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Using multi-locus allelic sequence data to estimate genetic divergence among four Lilium (Liliaceae) cultivars.

Shahin A, Smulders MJ, van Tuyl JM, Arens P, Bakker FT - Front Plant Sci (2014)

Bottom Line: The three approaches generated the same topology.Although the resolution offered by these approaches is high, in this case there was no extra benefit in using allelic information.We conclude that these 26 genes can be widely applied to construct a species tree for the genus Lilium.

View Article: PubMed Central - PubMed

Affiliation: Wageningen UR Plant Breeding, Wageningen University and Research Centre Wageningen, Netherlands.

ABSTRACT
Next Generation Sequencing (NGS) may enable estimating relationships among genotypes using allelic variation of multiple nuclear genes simultaneously. We explored the potential and caveats of this strategy in four genetically distant Lilium cultivars to estimate their genetic divergence from transcriptome sequences using three approaches: POFAD (Phylogeny of Organisms from Allelic Data, uses allelic information of sequence data), RAxML (Randomized Accelerated Maximum Likelihood, tree building based on concatenated consensus sequences) and Consensus Network (constructing a network summarizing among gene tree conflicts). Twenty six gene contigs were chosen based on the presence of orthologous sequences in all cultivars, seven of which also had an orthologous sequence in Tulipa, used as out-group. The three approaches generated the same topology. Although the resolution offered by these approaches is high, in this case there was no extra benefit in using allelic information. We conclude that these 26 genes can be widely applied to construct a species tree for the genus Lilium.

No MeSH data available.


Floral morphology of the four Lilium L. cultivars used in this study.
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Figure 1: Floral morphology of the four Lilium L. cultivars used in this study.

Mentions: Transcriptome sequence data of four Lilium and five Tulipa cultivars (all diploid) used for this study were from Shahin et al. (2012). The four Lilium cultivars, representing the four main hybrid groups of the genus Lilium, are: “Star Gazer” (Oriental, Archelirion section), breeding line “Trumpet 061099” (Trumpet, Leucolirion subsection a), “White Fox” (Longiflorum, Leucolirion subsection b), and “Connecticut King” (Asiatic, Sinomartagon section) (Figure 1). The five Tulipa cultivars are: “Cantata” and “Princeps,” which belong to T. fosteriana (Eichleres section), and “Bellona,” “Kees Nelis” and “Ile de France,” which belong to T. gesneriana (Tulipa section).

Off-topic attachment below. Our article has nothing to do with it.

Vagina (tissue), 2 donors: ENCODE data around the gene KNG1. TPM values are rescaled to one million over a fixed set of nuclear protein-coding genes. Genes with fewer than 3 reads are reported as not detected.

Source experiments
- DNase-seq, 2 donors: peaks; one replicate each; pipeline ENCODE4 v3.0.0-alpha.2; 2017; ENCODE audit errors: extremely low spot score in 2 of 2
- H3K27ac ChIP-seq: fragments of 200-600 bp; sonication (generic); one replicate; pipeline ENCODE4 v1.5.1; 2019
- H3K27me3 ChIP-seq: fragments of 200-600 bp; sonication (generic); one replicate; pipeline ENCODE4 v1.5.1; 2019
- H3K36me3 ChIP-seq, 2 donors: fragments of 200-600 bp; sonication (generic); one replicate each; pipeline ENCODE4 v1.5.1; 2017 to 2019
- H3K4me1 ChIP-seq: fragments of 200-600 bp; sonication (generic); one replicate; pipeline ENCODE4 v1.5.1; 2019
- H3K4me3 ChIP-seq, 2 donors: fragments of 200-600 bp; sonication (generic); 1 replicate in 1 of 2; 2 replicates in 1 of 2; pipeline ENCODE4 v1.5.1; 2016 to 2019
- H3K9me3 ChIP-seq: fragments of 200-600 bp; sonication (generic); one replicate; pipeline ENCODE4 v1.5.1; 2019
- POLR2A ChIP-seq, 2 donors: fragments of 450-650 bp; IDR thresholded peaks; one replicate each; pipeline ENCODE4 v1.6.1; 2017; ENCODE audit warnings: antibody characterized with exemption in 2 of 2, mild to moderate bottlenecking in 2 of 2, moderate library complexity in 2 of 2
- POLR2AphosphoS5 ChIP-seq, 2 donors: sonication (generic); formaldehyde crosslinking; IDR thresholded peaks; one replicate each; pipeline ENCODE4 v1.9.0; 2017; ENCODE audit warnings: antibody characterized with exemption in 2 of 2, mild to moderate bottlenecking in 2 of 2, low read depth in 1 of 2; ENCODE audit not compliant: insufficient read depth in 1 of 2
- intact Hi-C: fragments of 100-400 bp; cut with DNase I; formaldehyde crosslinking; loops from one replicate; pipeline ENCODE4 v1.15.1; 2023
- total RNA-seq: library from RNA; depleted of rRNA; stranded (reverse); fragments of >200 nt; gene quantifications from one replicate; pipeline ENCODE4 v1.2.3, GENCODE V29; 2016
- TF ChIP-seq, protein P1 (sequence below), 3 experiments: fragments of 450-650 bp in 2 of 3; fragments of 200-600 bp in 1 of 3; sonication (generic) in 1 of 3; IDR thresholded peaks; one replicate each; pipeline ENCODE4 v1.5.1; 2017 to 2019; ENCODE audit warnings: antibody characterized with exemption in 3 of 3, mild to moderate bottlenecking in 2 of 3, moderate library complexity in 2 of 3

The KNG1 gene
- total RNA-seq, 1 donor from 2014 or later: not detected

Using multi-locus allelic sequence data to estimate genetic divergence among four Lilium (Liliaceae) cultivars.

Shahin A, Smulders MJ, van Tuyl JM, Arens P, Bakker FT - Front Plant Sci (2014)

Floral morphology of the four Lilium L. cultivars used in this study.
© Copyright Policy - open-access
Related In: Results  -  Collection

License
Show All Figures
getmorefigures.php?uid=PMC4202788&req=5

Figure 1: Floral morphology of the four Lilium L. cultivars used in this study.
Mentions: Transcriptome sequence data of four Lilium and five Tulipa cultivars (all diploid) used for this study were from Shahin et al. (2012). The four Lilium cultivars, representing the four main hybrid groups of the genus Lilium, are: “Star Gazer” (Oriental, Archelirion section), breeding line “Trumpet 061099” (Trumpet, Leucolirion subsection a), “White Fox” (Longiflorum, Leucolirion subsection b), and “Connecticut King” (Asiatic, Sinomartagon section) (Figure 1). The five Tulipa cultivars are: “Cantata” and “Princeps,” which belong to T. fosteriana (Eichleres section), and “Bellona,” “Kees Nelis” and “Ile de France,” which belong to T. gesneriana (Tulipa section).

Bottom Line: The three approaches generated the same topology.Although the resolution offered by these approaches is high, in this case there was no extra benefit in using allelic information.We conclude that these 26 genes can be widely applied to construct a species tree for the genus Lilium.

View Article: PubMed Central - PubMed

Affiliation: Wageningen UR Plant Breeding, Wageningen University and Research Centre Wageningen, Netherlands.

ABSTRACT
Next Generation Sequencing (NGS) may enable estimating relationships among genotypes using allelic variation of multiple nuclear genes simultaneously. We explored the potential and caveats of this strategy in four genetically distant Lilium cultivars to estimate their genetic divergence from transcriptome sequences using three approaches: POFAD (Phylogeny of Organisms from Allelic Data, uses allelic information of sequence data), RAxML (Randomized Accelerated Maximum Likelihood, tree building based on concatenated consensus sequences) and Consensus Network (constructing a network summarizing among gene tree conflicts). Twenty six gene contigs were chosen based on the presence of orthologous sequences in all cultivars, seven of which also had an orthologous sequence in Tulipa, used as out-group. The three approaches generated the same topology. Although the resolution offered by these approaches is high, in this case there was no extra benefit in using allelic information. We conclude that these 26 genes can be widely applied to construct a species tree for the genus Lilium.

No MeSH data available.